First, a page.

Is Your Bookkeeper Stealing?
You would think it would be easy to tell that your bookkeeper is stealing from your company. Unfortunately, life is not that straightforward.
Even if your employee has been with you for years, it is possible that they may be robbing your business without your knowledge. The fact is, good people can do bad things, even when it comes to small business bookkeeping. Sometimes, life throws a trusted employee wicked curve balls; big life events, such as a spouse losing a job, or when couples divorce. It might be the death of a child or parent that sends them into a depression, or a financial crunch caused by poor decisions, like having a mortgage they can’t handle, or college. Or, perhaps a formerly happy employee feels cheated due to a lack of promotion, disagreeable coworkers, or some other ongoing issue.
Many employers begin to suspect something is wrong when they realize that, in spite of business seemingly experiencing an upswing, cash flow is low. If customer payments are not lagging, it may be time to open the books and have an inspection. In fact, it may be time to hire an accountant for an independent assessment.
To fend off the ability to be tempted, it is critically important to have some internal controls built into your accounting systems. This is especially true for small businesses with only a few employees. No employee should have unfettered access to your banking, for example. Create limitations. For example, only you should sign checks. On a monthly basis, review deposits against the accounts receivables to ensure things match. Check your accounts for irregularities periodically. Look for vendor payments that don’t seem familiar; in particular, companies that have reoccurring payments. Do different vendors have the same addresses or phone numbers? Check payroll numbers, too. If you are using a payroll service, is the bookkeeper’s paycheck correct? Do you ever inspect the payroll? Are there extra payments during the year under their name or social?
Other internal controls include things like separating tasks related to bookkeeping. Cash handling, in particular, requires specific controls. Processing is another. For example, if one person keystrokes the bills into the system, perhaps a different person can be recruited to draft checks. There again, the person who drafts checks should not be the person who handles bank deposits. In addition, it may be wise to have one employee create new vendor accounts with the proviso that a second set of eyes must approve the account before it is active. Perhaps all bills require a signature of approval before being processed. The point is to create restrictions and checkpoints to make fraud more difficult—and easier to spot.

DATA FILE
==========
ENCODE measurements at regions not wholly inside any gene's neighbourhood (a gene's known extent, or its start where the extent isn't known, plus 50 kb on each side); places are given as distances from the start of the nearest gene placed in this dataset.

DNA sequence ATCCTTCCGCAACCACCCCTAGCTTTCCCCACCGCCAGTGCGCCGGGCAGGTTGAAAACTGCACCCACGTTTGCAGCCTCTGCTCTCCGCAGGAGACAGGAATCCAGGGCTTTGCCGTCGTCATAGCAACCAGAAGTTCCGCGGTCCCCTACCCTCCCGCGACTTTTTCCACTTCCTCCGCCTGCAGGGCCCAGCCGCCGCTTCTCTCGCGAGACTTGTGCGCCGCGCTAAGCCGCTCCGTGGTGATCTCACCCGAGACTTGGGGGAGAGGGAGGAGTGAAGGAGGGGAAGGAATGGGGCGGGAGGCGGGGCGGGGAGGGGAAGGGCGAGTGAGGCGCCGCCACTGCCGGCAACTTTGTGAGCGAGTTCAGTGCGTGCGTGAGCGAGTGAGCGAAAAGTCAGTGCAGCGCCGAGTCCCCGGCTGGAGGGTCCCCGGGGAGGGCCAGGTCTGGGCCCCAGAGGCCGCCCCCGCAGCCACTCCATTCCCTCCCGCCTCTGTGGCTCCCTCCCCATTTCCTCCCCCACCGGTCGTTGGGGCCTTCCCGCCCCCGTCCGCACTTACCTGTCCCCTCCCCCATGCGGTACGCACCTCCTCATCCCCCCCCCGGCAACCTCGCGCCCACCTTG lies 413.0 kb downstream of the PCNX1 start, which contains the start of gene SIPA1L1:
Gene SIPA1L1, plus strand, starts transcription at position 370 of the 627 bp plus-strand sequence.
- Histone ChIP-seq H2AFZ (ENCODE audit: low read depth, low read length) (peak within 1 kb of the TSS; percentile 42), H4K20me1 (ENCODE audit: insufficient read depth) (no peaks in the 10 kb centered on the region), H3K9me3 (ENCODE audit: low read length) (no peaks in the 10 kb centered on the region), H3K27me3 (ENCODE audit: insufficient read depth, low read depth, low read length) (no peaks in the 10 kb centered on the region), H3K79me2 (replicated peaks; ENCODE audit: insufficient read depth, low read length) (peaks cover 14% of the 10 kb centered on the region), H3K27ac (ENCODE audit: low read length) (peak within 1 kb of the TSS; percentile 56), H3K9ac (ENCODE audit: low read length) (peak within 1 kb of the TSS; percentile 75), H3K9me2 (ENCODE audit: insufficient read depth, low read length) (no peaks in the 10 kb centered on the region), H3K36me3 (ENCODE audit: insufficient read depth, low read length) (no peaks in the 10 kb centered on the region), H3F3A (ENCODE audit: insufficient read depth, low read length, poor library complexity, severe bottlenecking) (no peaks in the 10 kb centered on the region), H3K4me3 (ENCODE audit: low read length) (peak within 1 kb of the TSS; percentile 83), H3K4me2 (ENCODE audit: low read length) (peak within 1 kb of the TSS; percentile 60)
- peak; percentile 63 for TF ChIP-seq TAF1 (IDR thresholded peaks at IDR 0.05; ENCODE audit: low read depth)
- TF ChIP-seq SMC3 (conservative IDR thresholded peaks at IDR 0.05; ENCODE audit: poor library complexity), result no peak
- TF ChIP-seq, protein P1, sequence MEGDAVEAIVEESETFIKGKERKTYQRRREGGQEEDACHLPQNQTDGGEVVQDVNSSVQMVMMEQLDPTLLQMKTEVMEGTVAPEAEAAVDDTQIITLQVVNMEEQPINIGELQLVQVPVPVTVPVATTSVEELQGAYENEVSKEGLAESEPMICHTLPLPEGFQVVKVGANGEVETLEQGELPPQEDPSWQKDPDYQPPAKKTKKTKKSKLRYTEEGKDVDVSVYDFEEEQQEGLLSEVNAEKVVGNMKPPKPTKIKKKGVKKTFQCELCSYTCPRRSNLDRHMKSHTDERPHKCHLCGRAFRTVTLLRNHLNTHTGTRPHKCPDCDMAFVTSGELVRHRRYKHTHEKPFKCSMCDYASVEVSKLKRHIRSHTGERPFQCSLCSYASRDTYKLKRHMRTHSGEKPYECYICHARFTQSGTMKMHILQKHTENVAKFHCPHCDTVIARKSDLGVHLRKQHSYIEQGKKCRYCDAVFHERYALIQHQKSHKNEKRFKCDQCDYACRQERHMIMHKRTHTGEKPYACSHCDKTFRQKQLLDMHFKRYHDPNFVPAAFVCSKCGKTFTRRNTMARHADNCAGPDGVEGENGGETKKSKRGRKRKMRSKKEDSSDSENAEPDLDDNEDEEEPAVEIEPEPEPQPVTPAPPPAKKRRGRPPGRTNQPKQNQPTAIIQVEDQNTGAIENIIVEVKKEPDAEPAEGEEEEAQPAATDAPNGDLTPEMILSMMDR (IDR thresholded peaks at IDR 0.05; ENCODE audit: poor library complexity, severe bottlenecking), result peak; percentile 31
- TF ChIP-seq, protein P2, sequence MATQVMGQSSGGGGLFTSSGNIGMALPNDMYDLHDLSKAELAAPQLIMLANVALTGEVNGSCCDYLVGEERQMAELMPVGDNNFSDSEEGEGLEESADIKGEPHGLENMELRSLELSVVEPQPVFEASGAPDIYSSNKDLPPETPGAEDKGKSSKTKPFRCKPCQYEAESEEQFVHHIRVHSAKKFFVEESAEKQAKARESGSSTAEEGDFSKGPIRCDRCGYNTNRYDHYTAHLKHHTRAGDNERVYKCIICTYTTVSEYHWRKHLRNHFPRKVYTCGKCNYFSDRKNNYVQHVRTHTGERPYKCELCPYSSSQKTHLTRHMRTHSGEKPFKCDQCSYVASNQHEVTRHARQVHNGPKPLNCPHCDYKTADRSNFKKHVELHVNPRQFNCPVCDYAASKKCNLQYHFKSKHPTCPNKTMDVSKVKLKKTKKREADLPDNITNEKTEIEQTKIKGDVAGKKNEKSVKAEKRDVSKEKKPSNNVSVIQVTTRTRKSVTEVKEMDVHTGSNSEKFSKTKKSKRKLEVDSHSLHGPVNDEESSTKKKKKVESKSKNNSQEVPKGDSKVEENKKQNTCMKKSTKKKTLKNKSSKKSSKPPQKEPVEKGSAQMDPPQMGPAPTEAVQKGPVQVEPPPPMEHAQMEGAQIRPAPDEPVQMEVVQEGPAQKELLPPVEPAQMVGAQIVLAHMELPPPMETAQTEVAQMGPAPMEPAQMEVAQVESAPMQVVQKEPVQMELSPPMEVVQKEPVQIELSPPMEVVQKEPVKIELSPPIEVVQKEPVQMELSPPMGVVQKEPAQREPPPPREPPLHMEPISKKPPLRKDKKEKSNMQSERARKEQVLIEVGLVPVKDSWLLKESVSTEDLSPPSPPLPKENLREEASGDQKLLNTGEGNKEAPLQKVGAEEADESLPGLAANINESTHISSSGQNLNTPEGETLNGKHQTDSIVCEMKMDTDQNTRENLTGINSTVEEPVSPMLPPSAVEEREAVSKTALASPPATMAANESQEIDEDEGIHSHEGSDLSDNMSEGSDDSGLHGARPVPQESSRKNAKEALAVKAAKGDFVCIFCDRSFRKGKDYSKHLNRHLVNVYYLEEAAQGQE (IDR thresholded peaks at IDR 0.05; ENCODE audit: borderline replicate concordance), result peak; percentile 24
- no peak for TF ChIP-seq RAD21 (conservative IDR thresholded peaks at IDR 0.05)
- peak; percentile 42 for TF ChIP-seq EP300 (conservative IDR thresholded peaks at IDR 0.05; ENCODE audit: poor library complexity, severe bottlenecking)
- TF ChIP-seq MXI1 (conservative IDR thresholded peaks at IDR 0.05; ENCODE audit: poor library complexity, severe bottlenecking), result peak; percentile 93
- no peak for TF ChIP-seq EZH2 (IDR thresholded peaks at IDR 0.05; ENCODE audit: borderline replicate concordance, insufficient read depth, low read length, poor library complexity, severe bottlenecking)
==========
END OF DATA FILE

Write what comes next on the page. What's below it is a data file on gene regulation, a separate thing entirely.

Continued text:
If you use QuickBooks, there are controls that can be set up to limit access to certain activities. You can check the Intuit site for more information here. If you need assistance or advice on setting up these restrictions, please feel free to contact our office for help.
Employees who want all the controls are suspect. If your bookkeeper never takes a vacation, be curious. Mandate it. Then, poke around for irregularities, like deposit slips in the drawer. Or customer payments logged on deposit slips, but somehow not reflected on their accounts.
Outsourcing your bookkeeping needs is another way to prevent fraud from taking place. With your chart of accounts in the hands of an outside party, you can be assured that controls are built in to prevent fraud.
As always, your ZMC & Associates professional is ready to assist you to improve your accounting and bookkeeping systems to be more secure and accurate.